The Recording Industry Association of America (RIAA), representing massive multinational corporations with tentacles in every corner of the global economy including the music business, has just won a lawsuit against a mother of two who refused to be pushed around. Jamie Thomas’ pockets were not nearly deep enough to mount the kind of legal defense for the occasion, but she rightly thought that paying an out-of-court settlement of several thousand dollars for the “crime” of sharing music online was ridiculous. So she told the RIAA they’d have to take her to court. They did, and they won.
The fact that one of these cases actually went to trial, the amount of money involved, and the fact that the defendant could have been your neighbor, a middle-aged single mother of two who was not selling anything, but was just engaging in commonplace song-swapping via Kazaa’s peer-to-peer network, has made this case newsworthy. But what lies beneath it are the ever-growing tens of thousands of people who have been spied upon, harassed and threatened with lawsuits if they didn’t pay the RIAA thousands of dollars for sharing copywritten music in a way the RIAA, the US government, the World Trade Organization, etc., deem inappropriate.
In spite of the RIAA’s campaign to staunch the profit losses of it’s corporate members by waging a campaign of fear and intimidation against your average everyday music fan, the numbers of legal and “illegal” downloads continue to rise rapidly. However, the industry’s campaign is not just about robbing working class American music fans of hundreds of millions of their hard-earned dollars. The music industry is waging a war for the hearts and minds of the people of the US and the world, spending tremendous amounts of money on advertising campaigns to convince us of the rightness of their cause and the wrongness of our actions.
The RIAA is both powerful and desperate. They are a multibillion-dollar industry that has been “suffering” financially for years, and they are up against the very nature of the internet that being peer-to-peer sharing of information in whatever form (stories, songs, videos, etc.). The internet has given rise to unprecedented levels of global cultural cross-pollination, and it has led to a democratization of where our news, information, music, etc., comes from that has not been seen since the days of the wandering troubadors who went from town to town spreading the news of the day.
The RIAA is trying to use a combination of the law, financial largesse, and encryption and other technologies to try to reassert their dominance over global culture. But perhaps most importantly, they are trying to reassert the moral virtue of their position, the rightness of their positions vis-a-vis the concept of intellectual property and the notion that the fear campaign they’re engaged in somehow benefits society overall and artists in particular.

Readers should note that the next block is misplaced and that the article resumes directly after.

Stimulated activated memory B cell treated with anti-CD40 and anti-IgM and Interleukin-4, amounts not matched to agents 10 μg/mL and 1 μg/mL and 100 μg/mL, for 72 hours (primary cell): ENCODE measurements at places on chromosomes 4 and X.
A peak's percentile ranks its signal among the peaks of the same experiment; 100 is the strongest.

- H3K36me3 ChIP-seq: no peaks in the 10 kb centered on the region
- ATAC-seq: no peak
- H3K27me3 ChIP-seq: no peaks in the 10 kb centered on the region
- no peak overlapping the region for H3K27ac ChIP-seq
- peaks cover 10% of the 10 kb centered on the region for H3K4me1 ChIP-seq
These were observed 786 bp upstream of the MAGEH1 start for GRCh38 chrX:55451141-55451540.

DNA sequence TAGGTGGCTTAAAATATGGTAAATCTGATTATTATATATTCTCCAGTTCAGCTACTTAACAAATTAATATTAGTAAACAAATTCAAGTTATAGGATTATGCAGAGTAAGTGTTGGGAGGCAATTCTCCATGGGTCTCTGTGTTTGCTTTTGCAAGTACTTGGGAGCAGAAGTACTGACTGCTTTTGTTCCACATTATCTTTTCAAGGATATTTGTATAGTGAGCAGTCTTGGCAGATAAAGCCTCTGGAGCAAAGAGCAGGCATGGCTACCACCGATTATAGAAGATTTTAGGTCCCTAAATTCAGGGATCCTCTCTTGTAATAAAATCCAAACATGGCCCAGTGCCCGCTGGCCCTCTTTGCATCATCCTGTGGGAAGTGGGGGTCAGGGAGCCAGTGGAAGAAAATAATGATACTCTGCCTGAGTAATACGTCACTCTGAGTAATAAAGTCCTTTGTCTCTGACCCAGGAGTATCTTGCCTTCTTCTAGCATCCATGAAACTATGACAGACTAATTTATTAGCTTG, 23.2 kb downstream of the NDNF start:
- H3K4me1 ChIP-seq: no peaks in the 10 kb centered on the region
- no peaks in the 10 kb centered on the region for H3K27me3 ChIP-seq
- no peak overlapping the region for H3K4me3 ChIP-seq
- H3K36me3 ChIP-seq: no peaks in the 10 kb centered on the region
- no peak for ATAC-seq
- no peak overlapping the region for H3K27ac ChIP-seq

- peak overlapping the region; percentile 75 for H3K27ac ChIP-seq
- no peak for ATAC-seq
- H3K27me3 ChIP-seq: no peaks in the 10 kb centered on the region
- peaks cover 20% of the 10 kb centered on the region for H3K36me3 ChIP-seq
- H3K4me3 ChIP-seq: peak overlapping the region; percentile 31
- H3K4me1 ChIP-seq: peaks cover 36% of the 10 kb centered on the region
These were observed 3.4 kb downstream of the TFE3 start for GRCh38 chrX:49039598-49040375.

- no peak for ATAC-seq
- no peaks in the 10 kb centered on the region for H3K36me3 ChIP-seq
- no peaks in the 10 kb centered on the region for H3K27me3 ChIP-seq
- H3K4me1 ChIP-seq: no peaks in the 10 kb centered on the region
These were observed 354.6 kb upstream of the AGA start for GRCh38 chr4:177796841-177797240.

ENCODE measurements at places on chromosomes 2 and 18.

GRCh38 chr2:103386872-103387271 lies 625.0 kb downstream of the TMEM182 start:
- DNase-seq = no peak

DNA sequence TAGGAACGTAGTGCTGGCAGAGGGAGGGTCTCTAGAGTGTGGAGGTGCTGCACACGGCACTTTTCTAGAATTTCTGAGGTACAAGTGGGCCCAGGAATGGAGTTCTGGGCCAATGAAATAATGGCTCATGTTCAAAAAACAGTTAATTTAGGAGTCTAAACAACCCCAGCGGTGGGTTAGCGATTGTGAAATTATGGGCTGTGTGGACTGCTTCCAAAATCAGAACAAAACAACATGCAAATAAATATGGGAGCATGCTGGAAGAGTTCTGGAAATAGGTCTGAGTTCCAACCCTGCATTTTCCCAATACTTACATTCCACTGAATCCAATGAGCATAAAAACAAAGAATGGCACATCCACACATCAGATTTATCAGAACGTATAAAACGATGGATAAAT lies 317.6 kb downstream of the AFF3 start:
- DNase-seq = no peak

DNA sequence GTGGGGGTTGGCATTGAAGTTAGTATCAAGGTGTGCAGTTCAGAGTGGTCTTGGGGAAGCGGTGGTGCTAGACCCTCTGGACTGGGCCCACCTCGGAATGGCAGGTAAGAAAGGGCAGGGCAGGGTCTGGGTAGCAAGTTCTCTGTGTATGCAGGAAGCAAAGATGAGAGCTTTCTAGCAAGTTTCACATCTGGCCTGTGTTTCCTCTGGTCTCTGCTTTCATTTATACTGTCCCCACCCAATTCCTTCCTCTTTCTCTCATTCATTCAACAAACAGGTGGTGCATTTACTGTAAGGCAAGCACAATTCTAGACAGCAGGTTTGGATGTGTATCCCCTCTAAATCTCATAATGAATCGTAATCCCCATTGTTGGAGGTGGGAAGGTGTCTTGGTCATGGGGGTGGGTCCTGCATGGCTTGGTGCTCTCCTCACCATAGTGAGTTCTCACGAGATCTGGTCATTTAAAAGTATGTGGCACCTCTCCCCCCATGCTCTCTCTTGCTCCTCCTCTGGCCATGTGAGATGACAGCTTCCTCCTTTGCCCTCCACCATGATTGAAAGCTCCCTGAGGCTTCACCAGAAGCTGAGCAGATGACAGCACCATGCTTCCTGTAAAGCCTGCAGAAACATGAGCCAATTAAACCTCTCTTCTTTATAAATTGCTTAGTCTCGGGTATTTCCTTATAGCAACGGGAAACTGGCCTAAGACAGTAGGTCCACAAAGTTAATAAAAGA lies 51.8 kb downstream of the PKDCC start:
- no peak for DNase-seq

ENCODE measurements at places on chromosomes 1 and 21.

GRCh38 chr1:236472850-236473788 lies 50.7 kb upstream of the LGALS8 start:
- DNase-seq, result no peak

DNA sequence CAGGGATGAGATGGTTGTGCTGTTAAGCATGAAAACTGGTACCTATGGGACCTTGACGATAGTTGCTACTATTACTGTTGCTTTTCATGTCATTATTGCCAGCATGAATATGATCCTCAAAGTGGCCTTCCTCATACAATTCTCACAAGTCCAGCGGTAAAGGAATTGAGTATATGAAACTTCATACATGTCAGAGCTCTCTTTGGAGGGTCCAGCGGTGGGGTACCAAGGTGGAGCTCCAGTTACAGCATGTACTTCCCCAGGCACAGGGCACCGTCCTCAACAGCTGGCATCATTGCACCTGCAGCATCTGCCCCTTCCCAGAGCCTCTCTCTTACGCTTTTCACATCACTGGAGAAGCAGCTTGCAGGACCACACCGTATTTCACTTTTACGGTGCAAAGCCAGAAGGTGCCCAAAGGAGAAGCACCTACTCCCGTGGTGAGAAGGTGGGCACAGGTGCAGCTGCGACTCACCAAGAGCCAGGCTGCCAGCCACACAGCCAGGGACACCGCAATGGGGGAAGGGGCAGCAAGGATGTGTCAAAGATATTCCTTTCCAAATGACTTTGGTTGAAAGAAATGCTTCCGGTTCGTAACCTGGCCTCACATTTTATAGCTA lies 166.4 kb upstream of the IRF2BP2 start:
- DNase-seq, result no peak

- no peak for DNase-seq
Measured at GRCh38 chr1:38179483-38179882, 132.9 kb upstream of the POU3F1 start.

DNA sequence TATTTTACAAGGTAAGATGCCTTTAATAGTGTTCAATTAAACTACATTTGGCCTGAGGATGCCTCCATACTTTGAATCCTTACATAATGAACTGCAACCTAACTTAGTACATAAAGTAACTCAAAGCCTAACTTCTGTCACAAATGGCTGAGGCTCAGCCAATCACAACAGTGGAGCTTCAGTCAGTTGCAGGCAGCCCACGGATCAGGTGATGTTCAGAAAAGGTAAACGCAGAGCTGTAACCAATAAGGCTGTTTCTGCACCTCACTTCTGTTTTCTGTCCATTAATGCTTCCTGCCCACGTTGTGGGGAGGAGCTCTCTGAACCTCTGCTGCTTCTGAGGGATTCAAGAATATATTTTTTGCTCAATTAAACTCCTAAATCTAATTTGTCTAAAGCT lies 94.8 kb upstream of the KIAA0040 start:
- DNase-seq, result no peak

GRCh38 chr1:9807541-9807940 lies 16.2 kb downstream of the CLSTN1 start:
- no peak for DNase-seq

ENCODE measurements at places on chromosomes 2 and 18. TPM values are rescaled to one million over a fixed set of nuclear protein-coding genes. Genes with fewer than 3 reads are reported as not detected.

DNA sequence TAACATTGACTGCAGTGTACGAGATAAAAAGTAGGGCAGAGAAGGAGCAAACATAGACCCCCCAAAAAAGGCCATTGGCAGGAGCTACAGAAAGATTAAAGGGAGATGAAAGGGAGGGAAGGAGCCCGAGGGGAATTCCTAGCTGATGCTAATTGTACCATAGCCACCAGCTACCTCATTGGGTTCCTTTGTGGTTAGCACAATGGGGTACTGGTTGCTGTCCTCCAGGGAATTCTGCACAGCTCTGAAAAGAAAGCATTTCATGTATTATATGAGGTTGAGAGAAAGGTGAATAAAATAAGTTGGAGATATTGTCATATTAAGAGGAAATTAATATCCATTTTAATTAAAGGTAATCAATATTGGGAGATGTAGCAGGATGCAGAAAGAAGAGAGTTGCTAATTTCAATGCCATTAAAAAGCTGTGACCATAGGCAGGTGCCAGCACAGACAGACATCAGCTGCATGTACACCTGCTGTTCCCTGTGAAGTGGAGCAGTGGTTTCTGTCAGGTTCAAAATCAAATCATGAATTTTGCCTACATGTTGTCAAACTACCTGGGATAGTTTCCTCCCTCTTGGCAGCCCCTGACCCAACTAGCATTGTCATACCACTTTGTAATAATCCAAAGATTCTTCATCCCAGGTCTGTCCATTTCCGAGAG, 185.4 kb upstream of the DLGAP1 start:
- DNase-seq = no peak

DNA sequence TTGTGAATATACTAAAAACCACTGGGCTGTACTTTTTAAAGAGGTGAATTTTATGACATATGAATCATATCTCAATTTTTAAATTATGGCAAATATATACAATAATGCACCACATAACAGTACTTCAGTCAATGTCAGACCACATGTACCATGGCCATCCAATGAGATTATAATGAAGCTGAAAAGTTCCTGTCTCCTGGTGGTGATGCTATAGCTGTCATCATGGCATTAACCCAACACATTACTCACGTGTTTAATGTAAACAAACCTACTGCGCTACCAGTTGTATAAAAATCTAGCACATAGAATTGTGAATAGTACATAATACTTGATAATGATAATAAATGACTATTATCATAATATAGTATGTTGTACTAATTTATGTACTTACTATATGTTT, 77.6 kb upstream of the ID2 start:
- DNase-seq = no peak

The success of their campaign to convince us that the average person is essentially part of a massive band of thieves can be easily seen. Look at the comments section following an article about the recent lawsuit, for example, and you will find people generally saying they thought Ms. Thomas was wrong but that the amount of money involved with the lawsuit is outrageous. You will find people admitting that they also download music illegally, and they feel bad about it, but it’s just too easy and the music in the stores is too expensive.
Obviously the idea of anyone being financially bankrupted for the rest of their lives because they shared some songs online is preposterous, and very few people fail to see that. But the idea that Ms. Thomas did something wrong is prevalent, even among her fellow “thieves,” and I think it needs to be challenged on various fronts.
“We’re doing this for artists”
The RIAA represents artists about as effectively as the big pharmaceutical companies represent sick people. I’ll explain. The vast majority of innovation in medicine comes from university campuses. The usual pattern is Big Pharma then comes in and uses the research that’s already been done to then patent it and turn it into an obscenely profitable drug (especially if it’s good for treating a disease common among people in rich countries). Then they say anybody else who makes cheap or free versions of the drug is stealing, and by doing so we’re stifling innovation and acting immorally.
Similarly, the vast majority of musical innovation happens on the streets by people who are not being paid by anyone. The machine that is the music industry then snatches a bit of that popular culture, sanitizes it, and then sells it back to us at a premium. They create a superstar or two out of cultural traditions of their choosing and to hell with the rest of them. Sometimes the musicians they promote are really good, but that’s not the point. The point is that if the RIAA were truly interested in promoting good artists, they’d be doing lots of smaller record contracts with a wide variety of artists representing a broad cross-section of musical traditions. But as it is, if it were up to the RIAA we’d be listening to the music of a small handful of multimillionaire pop stars and the other 99.9% of musicians would starve.